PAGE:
Go tell that to the next set of elephants returning year after year to the bones that still lay on the plains, asshats! You’ve got some tasty hypocrisy. At least I think you do. Maybe we should find out? You HAVE been stuffing yourselves full of veggies and fruits and nuts, haven’t you? I had a neighbor who fed his ORGANIC bull that way right up to the slaughter, something he was willing to do HIMSELF. Some of the best steaks I ever ate.

        Keep feeding yourselves and electing politicians who will honor your every snot nosed, inexperienced, ‘animal rights’ screeching grills that you can and BLAME ONLY YOURSELVES, and the needy Boomers you will be caring for, when the bill on your ideology comes due and I am grateful I won’t be hear to see it but will die with a smile on my face knowing YOU WILL.

        Unless, of course, you 3D print all those powdered bones BACK into memory? You can’t, and you won’t.

        All price, no value.

  8. avatar Jacob says:


    Please send all comment regarding TTAG’s editorial stance of style to [email protected].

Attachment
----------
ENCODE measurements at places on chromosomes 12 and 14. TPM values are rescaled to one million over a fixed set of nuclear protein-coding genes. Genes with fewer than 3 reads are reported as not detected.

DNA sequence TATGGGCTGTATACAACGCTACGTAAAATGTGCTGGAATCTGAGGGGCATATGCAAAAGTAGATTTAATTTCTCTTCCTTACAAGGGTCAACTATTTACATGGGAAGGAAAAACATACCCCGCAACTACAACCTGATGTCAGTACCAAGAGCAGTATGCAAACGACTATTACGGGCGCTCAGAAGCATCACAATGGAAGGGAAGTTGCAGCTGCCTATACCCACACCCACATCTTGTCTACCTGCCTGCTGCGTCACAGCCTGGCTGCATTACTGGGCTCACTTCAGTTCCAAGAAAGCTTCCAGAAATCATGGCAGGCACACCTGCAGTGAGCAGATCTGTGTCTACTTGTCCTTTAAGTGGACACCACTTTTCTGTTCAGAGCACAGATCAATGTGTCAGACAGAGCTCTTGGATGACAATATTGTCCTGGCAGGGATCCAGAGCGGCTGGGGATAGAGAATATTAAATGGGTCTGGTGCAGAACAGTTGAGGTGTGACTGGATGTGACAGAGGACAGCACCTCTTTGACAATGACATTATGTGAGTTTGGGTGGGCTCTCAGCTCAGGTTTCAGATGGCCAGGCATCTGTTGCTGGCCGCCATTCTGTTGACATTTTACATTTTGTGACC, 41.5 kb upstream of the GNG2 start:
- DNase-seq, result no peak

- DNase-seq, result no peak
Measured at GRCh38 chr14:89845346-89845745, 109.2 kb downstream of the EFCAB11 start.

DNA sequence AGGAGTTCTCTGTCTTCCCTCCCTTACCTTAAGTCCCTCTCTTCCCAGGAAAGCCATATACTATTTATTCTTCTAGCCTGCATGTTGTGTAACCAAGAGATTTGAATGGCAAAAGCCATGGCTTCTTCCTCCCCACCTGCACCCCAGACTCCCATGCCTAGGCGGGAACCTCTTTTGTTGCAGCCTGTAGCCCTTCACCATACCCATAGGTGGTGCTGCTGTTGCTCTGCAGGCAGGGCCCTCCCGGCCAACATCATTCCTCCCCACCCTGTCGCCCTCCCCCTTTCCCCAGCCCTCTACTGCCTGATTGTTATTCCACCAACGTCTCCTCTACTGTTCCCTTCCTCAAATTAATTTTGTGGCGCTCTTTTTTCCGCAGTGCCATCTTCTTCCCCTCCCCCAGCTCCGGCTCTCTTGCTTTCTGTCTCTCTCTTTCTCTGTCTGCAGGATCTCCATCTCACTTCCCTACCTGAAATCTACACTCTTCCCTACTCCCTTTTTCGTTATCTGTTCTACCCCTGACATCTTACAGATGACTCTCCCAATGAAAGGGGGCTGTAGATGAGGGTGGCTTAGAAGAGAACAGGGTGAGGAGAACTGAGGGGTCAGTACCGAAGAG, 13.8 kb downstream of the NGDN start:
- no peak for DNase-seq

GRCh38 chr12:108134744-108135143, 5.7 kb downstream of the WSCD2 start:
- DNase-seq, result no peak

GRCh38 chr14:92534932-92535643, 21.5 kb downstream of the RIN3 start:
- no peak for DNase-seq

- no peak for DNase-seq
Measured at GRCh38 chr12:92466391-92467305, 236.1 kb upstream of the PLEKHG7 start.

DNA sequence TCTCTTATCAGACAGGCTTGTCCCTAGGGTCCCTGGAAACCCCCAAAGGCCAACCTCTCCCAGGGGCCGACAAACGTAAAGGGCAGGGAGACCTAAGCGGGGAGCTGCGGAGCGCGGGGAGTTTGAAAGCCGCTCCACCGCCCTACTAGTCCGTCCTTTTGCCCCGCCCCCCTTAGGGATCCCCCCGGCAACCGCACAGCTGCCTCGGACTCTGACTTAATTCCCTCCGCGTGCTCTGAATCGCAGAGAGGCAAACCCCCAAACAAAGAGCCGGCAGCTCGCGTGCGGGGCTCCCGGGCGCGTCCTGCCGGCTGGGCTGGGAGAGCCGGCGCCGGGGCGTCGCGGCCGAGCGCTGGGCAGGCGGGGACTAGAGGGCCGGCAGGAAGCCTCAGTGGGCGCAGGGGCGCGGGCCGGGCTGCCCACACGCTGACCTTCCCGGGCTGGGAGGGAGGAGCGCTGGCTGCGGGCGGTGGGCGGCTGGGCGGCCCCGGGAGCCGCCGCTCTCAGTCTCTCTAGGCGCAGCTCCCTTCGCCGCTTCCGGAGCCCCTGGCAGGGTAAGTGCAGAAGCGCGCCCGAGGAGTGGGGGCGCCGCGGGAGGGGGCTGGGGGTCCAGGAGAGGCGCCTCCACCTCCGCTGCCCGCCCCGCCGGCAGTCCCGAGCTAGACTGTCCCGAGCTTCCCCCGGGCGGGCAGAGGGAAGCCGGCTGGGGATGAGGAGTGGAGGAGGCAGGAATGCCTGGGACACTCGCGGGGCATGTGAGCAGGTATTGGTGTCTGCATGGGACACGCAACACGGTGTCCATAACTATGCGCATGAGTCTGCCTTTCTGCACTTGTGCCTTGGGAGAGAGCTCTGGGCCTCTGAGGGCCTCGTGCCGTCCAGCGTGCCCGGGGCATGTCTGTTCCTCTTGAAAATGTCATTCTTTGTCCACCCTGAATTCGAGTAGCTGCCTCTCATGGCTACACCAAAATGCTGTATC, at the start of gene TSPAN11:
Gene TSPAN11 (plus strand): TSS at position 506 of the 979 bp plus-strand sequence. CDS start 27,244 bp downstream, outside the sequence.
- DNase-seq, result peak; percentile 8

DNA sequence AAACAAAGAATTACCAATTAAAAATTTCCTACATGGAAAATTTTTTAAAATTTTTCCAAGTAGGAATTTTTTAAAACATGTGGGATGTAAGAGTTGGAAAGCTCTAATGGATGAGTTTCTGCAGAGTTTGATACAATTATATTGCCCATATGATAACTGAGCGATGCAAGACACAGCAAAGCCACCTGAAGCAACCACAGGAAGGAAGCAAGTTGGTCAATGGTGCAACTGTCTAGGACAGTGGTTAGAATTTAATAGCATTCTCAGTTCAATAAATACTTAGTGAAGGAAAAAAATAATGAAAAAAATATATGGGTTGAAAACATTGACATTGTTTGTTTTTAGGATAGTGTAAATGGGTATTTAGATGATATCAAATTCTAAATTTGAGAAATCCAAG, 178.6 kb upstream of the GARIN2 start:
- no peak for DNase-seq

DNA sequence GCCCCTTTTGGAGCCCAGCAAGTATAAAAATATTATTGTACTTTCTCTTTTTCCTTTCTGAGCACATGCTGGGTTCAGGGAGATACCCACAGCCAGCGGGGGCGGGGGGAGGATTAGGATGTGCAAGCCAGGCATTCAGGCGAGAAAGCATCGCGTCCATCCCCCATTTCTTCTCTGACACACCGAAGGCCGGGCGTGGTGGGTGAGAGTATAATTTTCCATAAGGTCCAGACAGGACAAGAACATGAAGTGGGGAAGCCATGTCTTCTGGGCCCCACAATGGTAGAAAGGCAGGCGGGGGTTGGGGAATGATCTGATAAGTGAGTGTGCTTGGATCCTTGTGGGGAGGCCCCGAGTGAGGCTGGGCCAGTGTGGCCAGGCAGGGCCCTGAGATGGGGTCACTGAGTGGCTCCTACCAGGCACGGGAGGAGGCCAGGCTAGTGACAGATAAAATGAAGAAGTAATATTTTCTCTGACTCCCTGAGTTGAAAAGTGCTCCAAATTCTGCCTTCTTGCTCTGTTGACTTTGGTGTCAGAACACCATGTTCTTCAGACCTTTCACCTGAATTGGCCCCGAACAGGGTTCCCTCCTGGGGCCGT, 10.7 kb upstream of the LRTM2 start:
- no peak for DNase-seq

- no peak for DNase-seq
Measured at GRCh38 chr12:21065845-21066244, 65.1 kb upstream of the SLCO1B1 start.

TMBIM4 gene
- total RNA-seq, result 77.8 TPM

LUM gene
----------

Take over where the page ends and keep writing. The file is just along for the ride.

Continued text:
1. avatar RockOnHellChild says:

      This make me want to be nosey and see what he said, like when you walk up to a crowd of people laughing, “what’s so funny, I want to laugh too”, and such.

      1. avatar JaredFromTampa says:

        For real. Every time I see “FLAME DELTED/COMMENT DELETED” I have this urgent curiosity to know what was said that was deserving of deletion.

        1. avatar Ralph says:


          Now you’re gonna stay up all night wondering what I wrote.

          It’s torture.

        2. avatar peirsonb says:

          Dammit Ralph….

    2. avatar Hannibal says:

      At least here they don’t delete the whole comment as if it didn’t exist like MDA


  9. avatar peirsonb says:

    The game wardens in Africa tasked with enforcing the anti-poaching laws are not people I envy. Undertrained, underequipped, thrown out in the middle of nowhere and told to put a stop to a crime that the criminals realize is almost universally taboo. The mortality rate on that job is excessively high, last I checked…